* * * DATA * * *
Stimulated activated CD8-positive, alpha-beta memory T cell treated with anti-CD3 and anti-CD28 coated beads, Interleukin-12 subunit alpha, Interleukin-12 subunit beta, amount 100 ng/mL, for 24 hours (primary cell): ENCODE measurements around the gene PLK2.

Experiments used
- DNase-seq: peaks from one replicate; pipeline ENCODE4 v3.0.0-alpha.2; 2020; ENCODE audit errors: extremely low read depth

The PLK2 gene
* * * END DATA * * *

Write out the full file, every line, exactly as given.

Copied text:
Stimulated activated CD8-positive, alpha-beta memory T cell treated with anti-CD3 and anti-CD28 coated beads, Interleukin-12 subunit alpha, Interleukin-12 subunit beta, amount 100 ng/mL, for 24 hours (primary cell): ENCODE measurements around the gene PLK2.

Experiments used
- DNase-seq: peaks from one replicate; pipeline ENCODE4 v3.0.0-alpha.2; 2020; ENCODE audit errors: extremely low read depth

The PLK2 gene